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Slovakia: UEFA Combating Racism in European Soccer

  • Mark Baker

European soccer's governing body, UEFA, finds itself combating a growing incidence of racist abuse by fans. This past weekend's match in Bratislava, where Slovak fans taunted black England players, was only the latest in a series of recent matches marred by racist behavior. But is UEFA fighting a losing battle? RFE/RL reports the feeling is that football can only go so far in solving what, at bottom, is a societal problem.

Prague, 16 October 2002 (RFE/RL) -- England soccer player Emile Heskey said it was the worst racist abuse he'd ever experienced on the field.

Heskey and fellow black teammate Ashley Cole were playing in an international match against Slovakia in Bratislava on 12 October when Slovak fans suddenly began taunting "monkey, monkey" at the two men because of their race.

Witnesses said it wasn't an isolated incident involving just a few rowdy spectators, but almost the entire crowd. Heskey said even the medical team on the sidelines -- the men manning the stretchers -- joined in.

Juraj Oblozinsky, the vice president of the Slovak Soccer Association, was quick to apologize for the incident, saying the behavior did not represent the sentiments of the wider Slovak public: "The leadership of the Slovak Soccer Association, as well as the Slovak soccer public, distance themselves resolutely from any expression of racism or intolerance, which appeared by some individuals during the Slovakia-England match."

But Paul Newman, the head of the English Football Association, disagreed. He said many people were involved and has called on UEFA, European soccer's governing body, to levy a heavy fine.

UEFA is now investigating the incident and has scheduled a disciplinary hearing for 21 November.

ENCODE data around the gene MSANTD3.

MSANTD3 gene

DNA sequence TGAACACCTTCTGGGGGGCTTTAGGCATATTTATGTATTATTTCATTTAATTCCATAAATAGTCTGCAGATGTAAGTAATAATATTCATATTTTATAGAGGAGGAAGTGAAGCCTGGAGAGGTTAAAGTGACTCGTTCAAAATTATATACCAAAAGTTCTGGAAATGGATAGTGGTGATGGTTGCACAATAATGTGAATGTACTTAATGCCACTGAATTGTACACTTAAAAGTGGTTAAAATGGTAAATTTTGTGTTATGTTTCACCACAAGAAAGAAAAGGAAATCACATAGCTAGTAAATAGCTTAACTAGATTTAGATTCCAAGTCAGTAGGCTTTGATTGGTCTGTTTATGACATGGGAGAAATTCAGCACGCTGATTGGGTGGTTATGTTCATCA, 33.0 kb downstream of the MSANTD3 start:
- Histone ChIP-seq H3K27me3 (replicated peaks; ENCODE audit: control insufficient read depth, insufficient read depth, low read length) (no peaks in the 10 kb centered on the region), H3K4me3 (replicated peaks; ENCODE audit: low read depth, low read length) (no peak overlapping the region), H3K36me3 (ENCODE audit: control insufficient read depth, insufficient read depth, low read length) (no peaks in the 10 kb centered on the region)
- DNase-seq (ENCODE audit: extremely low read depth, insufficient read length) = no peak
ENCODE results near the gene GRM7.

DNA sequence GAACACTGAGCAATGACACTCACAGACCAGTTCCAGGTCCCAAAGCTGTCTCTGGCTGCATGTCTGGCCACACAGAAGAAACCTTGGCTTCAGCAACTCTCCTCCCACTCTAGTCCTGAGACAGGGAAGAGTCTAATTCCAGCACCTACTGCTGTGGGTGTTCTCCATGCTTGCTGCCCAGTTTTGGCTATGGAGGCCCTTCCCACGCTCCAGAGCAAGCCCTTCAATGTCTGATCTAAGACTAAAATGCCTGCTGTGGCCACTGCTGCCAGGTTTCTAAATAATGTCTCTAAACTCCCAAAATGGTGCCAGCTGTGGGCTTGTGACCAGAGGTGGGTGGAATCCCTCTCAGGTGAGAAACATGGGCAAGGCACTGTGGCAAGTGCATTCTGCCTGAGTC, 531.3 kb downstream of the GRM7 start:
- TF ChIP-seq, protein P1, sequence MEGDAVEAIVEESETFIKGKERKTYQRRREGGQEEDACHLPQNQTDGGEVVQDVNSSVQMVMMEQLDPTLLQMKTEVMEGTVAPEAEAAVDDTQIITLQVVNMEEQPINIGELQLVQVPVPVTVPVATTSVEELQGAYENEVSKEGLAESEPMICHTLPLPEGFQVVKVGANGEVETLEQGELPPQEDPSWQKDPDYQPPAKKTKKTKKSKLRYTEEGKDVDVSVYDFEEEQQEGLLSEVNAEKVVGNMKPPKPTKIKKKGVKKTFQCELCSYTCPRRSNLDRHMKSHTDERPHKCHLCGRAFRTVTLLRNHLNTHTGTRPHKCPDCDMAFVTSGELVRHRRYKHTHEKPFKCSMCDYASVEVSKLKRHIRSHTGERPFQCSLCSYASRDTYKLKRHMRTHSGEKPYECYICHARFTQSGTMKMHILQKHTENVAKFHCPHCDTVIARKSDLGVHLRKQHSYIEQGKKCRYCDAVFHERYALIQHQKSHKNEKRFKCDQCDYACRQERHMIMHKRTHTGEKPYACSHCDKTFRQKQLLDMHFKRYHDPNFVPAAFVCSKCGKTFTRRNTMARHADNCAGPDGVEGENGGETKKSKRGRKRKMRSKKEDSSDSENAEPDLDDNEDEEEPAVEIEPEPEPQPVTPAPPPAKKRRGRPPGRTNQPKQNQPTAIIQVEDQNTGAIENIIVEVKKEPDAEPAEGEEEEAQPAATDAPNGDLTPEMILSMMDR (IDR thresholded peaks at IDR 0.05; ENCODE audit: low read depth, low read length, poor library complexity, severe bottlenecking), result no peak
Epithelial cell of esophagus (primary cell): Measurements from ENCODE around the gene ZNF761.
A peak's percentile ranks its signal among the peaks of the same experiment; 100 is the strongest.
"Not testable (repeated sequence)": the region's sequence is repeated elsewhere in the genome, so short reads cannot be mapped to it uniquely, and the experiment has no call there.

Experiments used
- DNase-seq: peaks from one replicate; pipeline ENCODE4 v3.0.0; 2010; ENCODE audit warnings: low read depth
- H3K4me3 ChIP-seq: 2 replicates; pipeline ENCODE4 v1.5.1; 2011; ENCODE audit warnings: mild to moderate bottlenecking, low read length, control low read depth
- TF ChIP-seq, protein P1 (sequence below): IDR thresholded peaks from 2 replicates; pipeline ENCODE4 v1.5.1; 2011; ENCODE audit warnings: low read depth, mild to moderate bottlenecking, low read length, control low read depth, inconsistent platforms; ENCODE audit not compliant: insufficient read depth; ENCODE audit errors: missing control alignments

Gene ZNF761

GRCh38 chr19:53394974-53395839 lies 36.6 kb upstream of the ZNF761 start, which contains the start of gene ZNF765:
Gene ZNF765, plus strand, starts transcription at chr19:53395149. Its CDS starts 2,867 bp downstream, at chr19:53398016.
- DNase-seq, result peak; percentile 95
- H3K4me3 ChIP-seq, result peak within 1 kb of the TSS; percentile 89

It seems, these days, all UEFA does is investigate charges of racism. In recent weeks, the organization has levied fines on soccer clubs in the Netherlands and Yugoslavia because of the racist behavior of their fans, and each weekend only seems to bring more incidents to investigate.

Part of the problem is that the fines UEFA imposes are often laughably low -- and clubs have little incentive to take them seriously. The team targeted by UEFA in the Netherlands, PSV Eindhoven, was fined around 20,000 euros -- a drop in the bucket compared to the club's budget of millions of euros.

UEFA spokesman Mike Lee says that in spite of the modest fines, his association is taking racism seriously. He points out UEFA recently adopted a 10-point plan in conjunction with an international group, "Football Against Racism in Europe," to educate the public on the dangers of racism.

The plan includes measures to warn fans in advance that racist taunts will not be tolerated and instructs police to act against belligerent spectators.

But efforts to combat racism in international soccer are stymied by a lack of consensus on the root cause. Lee is quick to point out that there is little that international soccer can do to counter what at bottom is a societal problem.